Ellen stiller jarrett - Our family suffered watching our dear mother/grandmother die in 1997. No one can know until they personally watch a loved one wither away with their spirit and soul in there still alive. I applaud the current awareness and the bucket challenge. Just hope and wish it will not be a fad.
karen polsky - Thank you for writing this.
Courtney - You are an inspiration. Thank you for taking the time to explain to the world what the purpose of this challenge really is. My aunt died so young, from ALS, and I never got to say good-bye. I will always be devestated knowing the pain she was in.
Gail DiMuro - I am so happy that you posted the Empathetic Experiences and that many are becoming more and more aware of this insidious disease. I hope and pray that one day there will be a cure. My brother passed away in less than one years time. On the one hand I am glad he didn’t suffer too long (it was very agressive, he had trach, feeding tube, was non-verbal 3 months after being diagnosed) BUT he was way too young (as many are) to pass from this disease. My prayers are there for all who suffer from ALS and their families.
Joanie Charlesworth - I made sure that when I did the challenge I noted that I donated. That is what people need to do, not just pour a bucket over there head for the fun of it. That sickens me that some people are not taking this seriously!
Amy - I have to say I was excited about the “ICE BUCKET CHALLENGE” at first. I agree that this is a great way to get ALS recognized. However, how many people do you think that do the challenge completely understand or take time to research the disease. That is the most irritating in my eyes. Until you have had a loved one suffer and die from this disease you don’t fully GRASP what individuals with ALS experience and what the family goes through as well. I do hope that those who are doing the “ICE BUCKET CHALLENGE” take time to donate to the cause as well. ALS still requires extensive research to understand the disease more thoroughly, develop a better treatment, or better yet find a cure.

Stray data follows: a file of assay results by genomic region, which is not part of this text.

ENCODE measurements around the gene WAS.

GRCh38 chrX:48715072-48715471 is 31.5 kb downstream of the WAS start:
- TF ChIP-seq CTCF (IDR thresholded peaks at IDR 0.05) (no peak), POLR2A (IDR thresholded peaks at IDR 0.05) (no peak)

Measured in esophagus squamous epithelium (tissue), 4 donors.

I lost my father 3 1/2 years ago to this terrible disease. It is so odd how ALS affects every person differently. I was lucky that my father was able to speak up until the end of his life. The list of tasks mentioned in this article are right on target. The description of daily activities and how the individual feels having their children care for them blew me away. The author did a great job at describing the difficulty of simple daily tasks that those with ALS experience. It has to be so hard for a person with ALS to watch themselves slowly become paralyzed by this disease. Actually it is difficult for all those around the individual. To see my once strong dad bound to a motorized wheelchair, need help shaving, brushing his teeth, clipping his finger nails/toe nails, eating, bathing, and etc was extremely hard. I cannot express the feelings I felt during the course of the disease that took my father’s life.
Overall I am happy that ALS is getting more attention but I feel that these videos are not focusing on the aspects of the disease. It appears to be a way for individuals to draw attention onto themselves. Please remember the main purpose of the “ICE BUCKET CHALLENGE.” Take time to research the disease and to make a donation to support research.
Dan - Thanks for posting this. My dad just recently passed from a very aggressive from of ALS that starts in the head affecting speech, neck muscles and swallowing. I’m glad to see this getting some much awareness and attention. Our prayers are with your husband and your family.
Janet - I’m loving seeing my Facebbok friends of all ages helping to shed light on a worthy cause! What a clever, entertaining, and refreshing (no pun intended!) way to raise awareness and much needed funds!
Tim - Very good blog.
my problem is how the challenge is often presented as donate money OR dump ice on your head. The ice dumping being a way to get out of donating. I’ve seen several mostly celebs, doing both..which is cool. But to just dump it on your head and post a video thinking you’ve done your part is silly.